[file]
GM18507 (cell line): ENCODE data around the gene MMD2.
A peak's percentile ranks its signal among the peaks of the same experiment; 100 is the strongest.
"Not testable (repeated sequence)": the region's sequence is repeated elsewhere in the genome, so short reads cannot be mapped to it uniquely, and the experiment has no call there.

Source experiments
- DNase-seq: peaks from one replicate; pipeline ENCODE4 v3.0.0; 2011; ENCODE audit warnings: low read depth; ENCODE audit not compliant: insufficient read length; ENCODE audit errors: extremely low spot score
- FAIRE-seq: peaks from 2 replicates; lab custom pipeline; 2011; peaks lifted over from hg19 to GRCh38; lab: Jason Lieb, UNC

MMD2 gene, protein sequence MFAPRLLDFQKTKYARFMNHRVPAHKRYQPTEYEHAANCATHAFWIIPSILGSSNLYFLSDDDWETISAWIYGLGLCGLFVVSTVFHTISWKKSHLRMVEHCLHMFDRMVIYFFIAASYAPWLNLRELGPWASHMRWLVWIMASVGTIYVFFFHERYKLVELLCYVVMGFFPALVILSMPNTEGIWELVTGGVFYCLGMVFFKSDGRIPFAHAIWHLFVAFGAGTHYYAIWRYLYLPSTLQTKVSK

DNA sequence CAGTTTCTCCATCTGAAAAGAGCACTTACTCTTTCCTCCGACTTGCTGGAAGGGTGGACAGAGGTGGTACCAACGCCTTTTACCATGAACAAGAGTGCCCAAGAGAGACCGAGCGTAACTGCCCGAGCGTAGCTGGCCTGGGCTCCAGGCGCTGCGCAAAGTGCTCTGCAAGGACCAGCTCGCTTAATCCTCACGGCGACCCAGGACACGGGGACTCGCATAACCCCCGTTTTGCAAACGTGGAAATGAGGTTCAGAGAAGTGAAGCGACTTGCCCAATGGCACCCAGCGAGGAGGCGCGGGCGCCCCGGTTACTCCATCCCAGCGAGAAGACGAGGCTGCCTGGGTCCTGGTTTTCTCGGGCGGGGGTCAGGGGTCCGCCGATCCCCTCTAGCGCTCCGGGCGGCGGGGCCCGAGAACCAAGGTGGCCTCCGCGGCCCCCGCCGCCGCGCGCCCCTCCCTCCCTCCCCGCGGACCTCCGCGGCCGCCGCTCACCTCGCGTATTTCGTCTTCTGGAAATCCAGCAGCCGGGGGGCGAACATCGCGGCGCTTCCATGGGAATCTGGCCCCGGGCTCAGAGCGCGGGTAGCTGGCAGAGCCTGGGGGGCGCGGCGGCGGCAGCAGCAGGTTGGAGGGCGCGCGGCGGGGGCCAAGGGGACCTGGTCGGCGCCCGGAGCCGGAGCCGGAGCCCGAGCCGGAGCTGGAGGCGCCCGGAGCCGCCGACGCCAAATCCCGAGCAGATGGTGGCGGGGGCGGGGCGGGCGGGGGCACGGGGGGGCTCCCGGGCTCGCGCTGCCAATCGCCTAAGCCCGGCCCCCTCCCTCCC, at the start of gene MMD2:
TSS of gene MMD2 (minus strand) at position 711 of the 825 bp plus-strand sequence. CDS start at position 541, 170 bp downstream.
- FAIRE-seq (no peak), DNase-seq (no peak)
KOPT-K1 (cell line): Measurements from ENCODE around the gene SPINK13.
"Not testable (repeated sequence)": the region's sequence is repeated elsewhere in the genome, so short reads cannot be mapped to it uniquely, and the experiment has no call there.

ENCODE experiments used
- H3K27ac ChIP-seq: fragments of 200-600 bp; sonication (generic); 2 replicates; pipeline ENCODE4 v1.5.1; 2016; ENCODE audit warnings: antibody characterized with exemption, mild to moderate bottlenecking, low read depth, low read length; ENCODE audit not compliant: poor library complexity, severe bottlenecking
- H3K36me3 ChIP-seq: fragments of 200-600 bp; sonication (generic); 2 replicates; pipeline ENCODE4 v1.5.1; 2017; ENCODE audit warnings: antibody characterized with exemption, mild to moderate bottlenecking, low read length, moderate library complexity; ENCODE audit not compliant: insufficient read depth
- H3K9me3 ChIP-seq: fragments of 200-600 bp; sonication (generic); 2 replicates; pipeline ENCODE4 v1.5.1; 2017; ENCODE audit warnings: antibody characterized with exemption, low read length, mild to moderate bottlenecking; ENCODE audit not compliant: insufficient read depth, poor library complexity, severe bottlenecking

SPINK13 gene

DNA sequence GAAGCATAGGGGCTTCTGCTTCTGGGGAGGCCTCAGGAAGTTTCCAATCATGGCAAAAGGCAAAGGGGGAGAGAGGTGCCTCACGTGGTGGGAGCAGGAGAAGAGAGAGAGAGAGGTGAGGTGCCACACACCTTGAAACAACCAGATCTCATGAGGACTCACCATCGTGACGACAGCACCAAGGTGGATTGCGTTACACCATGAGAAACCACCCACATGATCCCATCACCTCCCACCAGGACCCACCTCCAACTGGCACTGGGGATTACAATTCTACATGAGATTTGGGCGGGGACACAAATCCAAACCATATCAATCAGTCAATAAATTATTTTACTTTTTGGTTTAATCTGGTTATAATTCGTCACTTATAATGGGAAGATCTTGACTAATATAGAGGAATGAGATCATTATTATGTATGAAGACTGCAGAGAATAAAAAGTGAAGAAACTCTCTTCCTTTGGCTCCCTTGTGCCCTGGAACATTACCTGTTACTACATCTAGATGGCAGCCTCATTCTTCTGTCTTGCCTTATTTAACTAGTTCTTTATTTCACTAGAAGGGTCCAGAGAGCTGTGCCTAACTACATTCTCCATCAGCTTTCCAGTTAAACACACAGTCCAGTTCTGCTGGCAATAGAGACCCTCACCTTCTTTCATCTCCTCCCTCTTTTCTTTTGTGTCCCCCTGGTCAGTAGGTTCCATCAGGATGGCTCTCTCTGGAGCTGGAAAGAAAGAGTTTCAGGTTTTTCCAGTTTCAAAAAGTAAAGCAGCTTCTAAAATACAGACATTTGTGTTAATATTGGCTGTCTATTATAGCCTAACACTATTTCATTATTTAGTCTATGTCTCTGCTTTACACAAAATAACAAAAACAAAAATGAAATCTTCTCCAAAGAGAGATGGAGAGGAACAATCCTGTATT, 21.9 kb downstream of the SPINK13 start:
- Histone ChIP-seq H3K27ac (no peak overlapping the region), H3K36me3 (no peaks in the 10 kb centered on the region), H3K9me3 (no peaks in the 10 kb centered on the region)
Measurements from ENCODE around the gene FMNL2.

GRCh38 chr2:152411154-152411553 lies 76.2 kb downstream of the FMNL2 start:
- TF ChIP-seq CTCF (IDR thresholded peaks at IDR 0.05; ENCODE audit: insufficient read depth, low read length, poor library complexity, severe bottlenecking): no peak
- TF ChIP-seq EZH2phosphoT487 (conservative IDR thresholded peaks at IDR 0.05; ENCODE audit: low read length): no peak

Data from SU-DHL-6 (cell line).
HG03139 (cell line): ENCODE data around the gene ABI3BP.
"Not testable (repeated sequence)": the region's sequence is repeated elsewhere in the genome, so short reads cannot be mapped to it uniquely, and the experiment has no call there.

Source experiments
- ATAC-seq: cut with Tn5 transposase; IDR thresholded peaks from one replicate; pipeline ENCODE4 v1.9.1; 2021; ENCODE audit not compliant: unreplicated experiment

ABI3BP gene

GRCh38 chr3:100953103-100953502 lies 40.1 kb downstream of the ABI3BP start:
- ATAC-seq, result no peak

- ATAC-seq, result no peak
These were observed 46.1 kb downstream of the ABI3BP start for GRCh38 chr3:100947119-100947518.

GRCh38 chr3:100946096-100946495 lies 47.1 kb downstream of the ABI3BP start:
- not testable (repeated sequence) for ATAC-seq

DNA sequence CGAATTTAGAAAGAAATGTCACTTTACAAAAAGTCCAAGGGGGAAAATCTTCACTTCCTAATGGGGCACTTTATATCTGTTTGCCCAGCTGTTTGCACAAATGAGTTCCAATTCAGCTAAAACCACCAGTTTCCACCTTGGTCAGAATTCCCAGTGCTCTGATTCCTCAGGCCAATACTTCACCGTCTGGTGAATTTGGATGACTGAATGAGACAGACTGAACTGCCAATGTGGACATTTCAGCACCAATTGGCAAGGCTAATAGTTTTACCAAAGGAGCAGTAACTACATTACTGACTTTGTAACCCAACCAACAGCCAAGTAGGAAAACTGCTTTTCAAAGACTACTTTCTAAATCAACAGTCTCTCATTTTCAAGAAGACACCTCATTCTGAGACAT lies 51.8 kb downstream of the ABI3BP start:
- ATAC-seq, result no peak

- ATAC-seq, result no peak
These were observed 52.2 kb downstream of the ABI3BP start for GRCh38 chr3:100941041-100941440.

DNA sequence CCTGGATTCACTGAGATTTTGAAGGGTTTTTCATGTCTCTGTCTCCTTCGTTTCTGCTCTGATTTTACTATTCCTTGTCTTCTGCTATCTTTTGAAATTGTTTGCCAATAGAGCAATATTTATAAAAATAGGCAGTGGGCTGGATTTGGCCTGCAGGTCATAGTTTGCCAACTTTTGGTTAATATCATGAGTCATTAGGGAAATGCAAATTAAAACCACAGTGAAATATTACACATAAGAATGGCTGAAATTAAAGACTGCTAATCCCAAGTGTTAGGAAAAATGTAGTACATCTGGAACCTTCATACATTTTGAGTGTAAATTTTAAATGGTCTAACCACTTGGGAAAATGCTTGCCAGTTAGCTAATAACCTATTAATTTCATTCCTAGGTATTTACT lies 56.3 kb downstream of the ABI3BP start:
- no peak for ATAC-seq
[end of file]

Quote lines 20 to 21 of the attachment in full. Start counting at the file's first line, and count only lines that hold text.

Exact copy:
Measurements from ENCODE around the gene FMNL2.

GRCh38 chr2:152411154-152411553 lies 76.2 kb downstream of the FMNL2 start: